So you spend months – maybe years – saving, planning and discussing your big round the world trip, rocking the leaving parties, starting your blog, packing your stuff and doing the emotional goodbyes at the airport. This is it. You’re finally going. And you’re going to have the best time ever. But then you touchdown and something strange happens.
You hate it.
Everything is wrong. Very wrong. The world seems jarring. The smells are alien. It’s full of bizarre new noises and language you can’t process. You’re tired, disorientated. You feel anxious and panicky. All you want to do is get on your next flight. Or go home.
This wasn’t supposed to happen. This was supposed to be amazing. You were supposed to hit the ground running, not crash on arrival.
So what’s going on here?
Recognising the symptoms
Basically, your body is going into shutdown mode. It’s a bit like extreme homesickness – you’re missing emotional and physical constants like your friends and your home, plus any sense of familiarity or routine. It can happen whether you’re backpacking or doing volunteer work abroad.
I have direct experience of this phenomenon. When I flew into Rio de Janeiro at the start of one of my trips I completely freaked out. Brazil was a strange, confusing blur of humid weirdness. I felt sick and depressed. I wandered around the hostel in Rio being friendly but not really connecting with anyone. I essentially knew nobody on the entire continent. I was alone.
Culture shock is one of the least talked about negatives of backpacking, so why don’t we all talk about it more? Well, for a start it’s a huge downer – something bad that you’re happy to file away in the darkest corner of your brain.
We’re also scared of worrying people back home. We’re afraid that we’ve ‘failed’ at backpacking. We’re terrified that the whole trip – and possibly a year or more of saving – was an epic mistake. New cultures can be strange and alienating.
A temporary malaise
The good news is that the culture shock doesn’t last forever. It might take a few days or a few weeks, but eventually you’ll get through it. How? By getting familiar with your hostel, your arrival city and your fellow backpackers. You get to know people and make friends.
If this doesn’t happen the thing to do is move on to the next town / city – but not the next leg of your round the world trip. And certainly not straight home again. Don’t give up so easy! If things are still not working out, it might be that you’re not suffering from culture shock at all, but straight up culture dislike. Maybe whatever country you’re in just isn’t your bag, in which case there’s genuinely no shame in drawing a line under it and moving on.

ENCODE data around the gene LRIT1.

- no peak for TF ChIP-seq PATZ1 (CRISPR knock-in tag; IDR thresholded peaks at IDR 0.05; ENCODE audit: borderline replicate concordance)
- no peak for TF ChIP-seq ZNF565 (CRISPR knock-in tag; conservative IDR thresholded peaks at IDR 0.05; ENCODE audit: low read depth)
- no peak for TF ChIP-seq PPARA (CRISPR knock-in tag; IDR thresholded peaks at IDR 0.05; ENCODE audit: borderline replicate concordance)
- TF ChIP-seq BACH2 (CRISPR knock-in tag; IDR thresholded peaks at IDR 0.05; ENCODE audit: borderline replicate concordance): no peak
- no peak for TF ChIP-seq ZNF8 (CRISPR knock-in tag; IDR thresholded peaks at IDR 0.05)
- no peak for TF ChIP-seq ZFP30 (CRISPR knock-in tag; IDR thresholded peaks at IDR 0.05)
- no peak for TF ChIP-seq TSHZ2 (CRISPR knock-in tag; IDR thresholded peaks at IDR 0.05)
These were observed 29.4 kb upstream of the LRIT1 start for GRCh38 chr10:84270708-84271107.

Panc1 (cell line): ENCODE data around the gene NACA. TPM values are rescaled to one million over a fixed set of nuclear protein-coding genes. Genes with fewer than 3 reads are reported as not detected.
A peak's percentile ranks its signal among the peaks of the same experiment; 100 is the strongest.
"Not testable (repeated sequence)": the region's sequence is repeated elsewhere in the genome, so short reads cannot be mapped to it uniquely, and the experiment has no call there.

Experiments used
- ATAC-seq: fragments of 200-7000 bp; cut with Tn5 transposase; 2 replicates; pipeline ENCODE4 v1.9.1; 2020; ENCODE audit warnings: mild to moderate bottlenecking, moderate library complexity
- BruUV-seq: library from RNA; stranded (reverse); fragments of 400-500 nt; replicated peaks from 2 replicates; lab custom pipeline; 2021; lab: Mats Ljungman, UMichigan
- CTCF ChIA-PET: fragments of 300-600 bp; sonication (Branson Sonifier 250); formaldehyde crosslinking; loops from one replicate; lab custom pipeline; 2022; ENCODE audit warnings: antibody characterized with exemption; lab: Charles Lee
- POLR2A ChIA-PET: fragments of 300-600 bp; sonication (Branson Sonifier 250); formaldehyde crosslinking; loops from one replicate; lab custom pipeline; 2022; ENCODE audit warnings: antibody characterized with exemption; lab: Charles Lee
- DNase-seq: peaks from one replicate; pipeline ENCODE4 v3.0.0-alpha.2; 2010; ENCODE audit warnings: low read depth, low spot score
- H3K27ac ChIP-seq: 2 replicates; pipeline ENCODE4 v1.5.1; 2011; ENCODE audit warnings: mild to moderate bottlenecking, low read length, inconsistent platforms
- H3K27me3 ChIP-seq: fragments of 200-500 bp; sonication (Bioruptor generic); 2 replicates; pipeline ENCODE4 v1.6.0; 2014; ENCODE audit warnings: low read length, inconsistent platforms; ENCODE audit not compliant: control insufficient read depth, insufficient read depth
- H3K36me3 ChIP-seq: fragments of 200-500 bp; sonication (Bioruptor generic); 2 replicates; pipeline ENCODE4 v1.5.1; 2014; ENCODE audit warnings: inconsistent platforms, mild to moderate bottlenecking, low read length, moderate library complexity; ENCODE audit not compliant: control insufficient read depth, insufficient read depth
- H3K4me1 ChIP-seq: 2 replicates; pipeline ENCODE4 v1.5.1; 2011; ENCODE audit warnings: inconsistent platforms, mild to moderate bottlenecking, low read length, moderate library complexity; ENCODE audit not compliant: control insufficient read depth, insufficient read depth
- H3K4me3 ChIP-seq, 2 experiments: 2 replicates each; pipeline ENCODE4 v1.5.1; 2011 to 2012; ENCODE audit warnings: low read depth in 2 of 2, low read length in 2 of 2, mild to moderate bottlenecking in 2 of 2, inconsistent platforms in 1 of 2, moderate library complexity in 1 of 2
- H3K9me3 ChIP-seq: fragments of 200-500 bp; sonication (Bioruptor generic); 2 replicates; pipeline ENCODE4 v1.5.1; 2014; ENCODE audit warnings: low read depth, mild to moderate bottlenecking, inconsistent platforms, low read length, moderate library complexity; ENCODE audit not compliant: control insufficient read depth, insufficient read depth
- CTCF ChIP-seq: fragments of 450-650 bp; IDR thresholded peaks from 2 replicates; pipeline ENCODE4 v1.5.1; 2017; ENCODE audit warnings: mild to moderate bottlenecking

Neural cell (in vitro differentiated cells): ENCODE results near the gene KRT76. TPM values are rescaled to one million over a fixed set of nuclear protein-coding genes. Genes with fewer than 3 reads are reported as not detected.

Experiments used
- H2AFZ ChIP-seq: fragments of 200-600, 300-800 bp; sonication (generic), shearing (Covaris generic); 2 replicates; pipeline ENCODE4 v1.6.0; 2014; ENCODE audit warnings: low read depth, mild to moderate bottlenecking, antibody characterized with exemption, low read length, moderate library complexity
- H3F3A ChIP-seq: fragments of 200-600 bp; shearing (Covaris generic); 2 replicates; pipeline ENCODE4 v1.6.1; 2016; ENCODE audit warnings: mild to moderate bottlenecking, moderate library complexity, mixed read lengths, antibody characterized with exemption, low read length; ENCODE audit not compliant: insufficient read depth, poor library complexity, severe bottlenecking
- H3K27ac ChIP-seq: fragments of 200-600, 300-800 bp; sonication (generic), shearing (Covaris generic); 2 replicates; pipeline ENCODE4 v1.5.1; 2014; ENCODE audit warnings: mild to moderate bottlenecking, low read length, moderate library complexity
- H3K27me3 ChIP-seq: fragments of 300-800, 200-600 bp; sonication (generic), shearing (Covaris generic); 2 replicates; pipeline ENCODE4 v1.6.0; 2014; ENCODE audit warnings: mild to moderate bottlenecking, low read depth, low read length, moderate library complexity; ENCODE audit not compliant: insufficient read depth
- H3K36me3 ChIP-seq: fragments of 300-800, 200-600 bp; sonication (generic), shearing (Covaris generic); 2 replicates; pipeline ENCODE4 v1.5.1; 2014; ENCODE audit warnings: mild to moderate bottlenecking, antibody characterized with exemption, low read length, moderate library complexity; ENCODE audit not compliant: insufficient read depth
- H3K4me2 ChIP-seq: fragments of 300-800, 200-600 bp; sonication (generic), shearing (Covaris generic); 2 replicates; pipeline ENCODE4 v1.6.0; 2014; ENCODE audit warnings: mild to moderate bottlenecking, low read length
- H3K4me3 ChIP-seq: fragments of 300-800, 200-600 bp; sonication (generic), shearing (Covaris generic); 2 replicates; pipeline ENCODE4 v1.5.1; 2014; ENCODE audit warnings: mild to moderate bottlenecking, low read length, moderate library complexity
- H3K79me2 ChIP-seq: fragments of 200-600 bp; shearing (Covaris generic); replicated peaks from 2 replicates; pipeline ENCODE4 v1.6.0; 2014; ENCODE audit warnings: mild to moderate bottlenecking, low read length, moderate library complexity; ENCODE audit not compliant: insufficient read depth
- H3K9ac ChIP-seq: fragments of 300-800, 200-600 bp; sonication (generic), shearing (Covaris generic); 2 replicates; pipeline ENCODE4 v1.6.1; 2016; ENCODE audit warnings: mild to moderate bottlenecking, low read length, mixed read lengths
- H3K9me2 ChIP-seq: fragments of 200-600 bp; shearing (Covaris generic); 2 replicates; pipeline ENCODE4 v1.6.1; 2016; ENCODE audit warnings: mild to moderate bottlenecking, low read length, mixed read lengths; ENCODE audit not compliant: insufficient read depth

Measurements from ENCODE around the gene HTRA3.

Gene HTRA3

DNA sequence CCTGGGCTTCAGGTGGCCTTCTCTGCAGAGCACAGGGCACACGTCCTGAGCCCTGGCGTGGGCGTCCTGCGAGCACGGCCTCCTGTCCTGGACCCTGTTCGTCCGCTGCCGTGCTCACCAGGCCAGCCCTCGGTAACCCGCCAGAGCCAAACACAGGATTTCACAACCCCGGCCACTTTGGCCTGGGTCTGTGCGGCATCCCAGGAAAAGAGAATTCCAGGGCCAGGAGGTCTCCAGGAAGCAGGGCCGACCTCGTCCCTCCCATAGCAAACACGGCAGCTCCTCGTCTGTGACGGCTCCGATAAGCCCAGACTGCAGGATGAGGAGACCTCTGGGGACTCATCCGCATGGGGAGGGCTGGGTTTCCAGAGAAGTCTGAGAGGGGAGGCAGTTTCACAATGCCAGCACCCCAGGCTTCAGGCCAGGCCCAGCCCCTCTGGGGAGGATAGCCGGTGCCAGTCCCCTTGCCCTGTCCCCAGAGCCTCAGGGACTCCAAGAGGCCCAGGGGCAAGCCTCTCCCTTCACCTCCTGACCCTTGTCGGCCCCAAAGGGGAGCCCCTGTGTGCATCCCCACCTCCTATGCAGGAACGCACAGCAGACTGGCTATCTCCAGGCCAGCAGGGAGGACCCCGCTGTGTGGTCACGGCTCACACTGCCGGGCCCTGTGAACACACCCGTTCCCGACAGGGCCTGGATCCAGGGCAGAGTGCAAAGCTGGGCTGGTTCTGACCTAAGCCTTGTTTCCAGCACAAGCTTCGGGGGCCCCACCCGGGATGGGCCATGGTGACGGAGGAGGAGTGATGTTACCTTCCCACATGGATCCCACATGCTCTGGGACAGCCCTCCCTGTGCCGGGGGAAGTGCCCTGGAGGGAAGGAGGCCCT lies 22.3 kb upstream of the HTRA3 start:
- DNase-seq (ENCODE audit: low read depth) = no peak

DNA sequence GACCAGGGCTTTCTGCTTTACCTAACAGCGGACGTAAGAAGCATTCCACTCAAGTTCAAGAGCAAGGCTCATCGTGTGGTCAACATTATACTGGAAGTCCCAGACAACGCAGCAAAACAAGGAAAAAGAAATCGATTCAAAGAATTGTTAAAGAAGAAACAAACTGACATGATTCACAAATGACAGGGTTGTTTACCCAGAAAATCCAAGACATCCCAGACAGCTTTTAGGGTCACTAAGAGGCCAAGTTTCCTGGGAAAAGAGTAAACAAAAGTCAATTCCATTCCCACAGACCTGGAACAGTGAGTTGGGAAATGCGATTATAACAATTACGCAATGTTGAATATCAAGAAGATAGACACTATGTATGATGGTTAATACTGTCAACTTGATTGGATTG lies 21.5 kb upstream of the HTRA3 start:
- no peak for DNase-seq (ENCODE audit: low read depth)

I guess the crucial thing here is to properly give a place a chance before moving on. You need to establish whether you don’t actually like the country or are just hitting the culture shock wall. You don’t want to regret missing out on somewhere awesome because the first 48 hours were so hard you skipped the rest of it.
The steps to coping
But what else can you do to help prevent or manage culture shock? Well, first and most obviously, you should prepare yourself that it might actually happen – naivety can just kill you as a newbie solo backpacker.
Secondly, if you’re really worried about hitting the culture shock wall or think you might be the ‘type’ to suffer from it, why not make a strategic first-stop decision? Instead of starting your trip somewhere alien and unfamiliar, go for somewhere with a ‘European’ feel; swap Johannesburg for Cape Town, or Rio for Buenos Aires. Ease into backpacking at the shallow end rather than diving in headfirst at the deep end. Meet people, make friends, travel together.
Thirdly, be honest with those close to you about how you’re feeling – you don’t want to make snap judgements in your own isolated bubble; chat to your close friends and family and decide how to move forward. Maybe even talk openly to travellers if you feel comfortable with them – they might have experienced the same thing just a couple of weeks before! And if you really can’t bring yourself to speak to people face-to-face or over the phone then jump on some online message boards; you’ll get sympathy, empathy and tons of advice.
Lastly, force yourself to do the things you wanted to do. For a day or two in Rio I wallowed in my dorm, wanting to shut out the world and be left alone. But then I forced myself downstairs. I forced myself to talk to people. I forced myself to hang out with them. And then I forced myself to visit the Sugarloaf Mountain and Christ the Redeemer and lots of other cool stuff. Before I knew it I realised that I wasn’t forcing myself anymore; I was just doing things because I was enjoying it.
No silver bullet
There’s no magic pill to avoid or get over culture shock, but maybe some of the tips on this article might help you. And remember, although you might eventually bury the bad memories and focus on the happier stuff, the negative bits of backpacking – like culture shock – are character-building and an important part of the whole experience.
Getting over culture shock is ultimately something to be proud of. You’re challenging what you think you can do and you’re getting through it. You’re not giving up. You’re being independent and self-reliant and learning how travelling can give you confidence.
And that’s just one reason that backpacking is a great idea.
About the author
Andrew Tipp is a writer, blogger and editor. He’s spent more than a year backpacking and volunteering around the world, and has previously worked as a travel editor for gapyear.com. His favourite places are South America and southern Africa.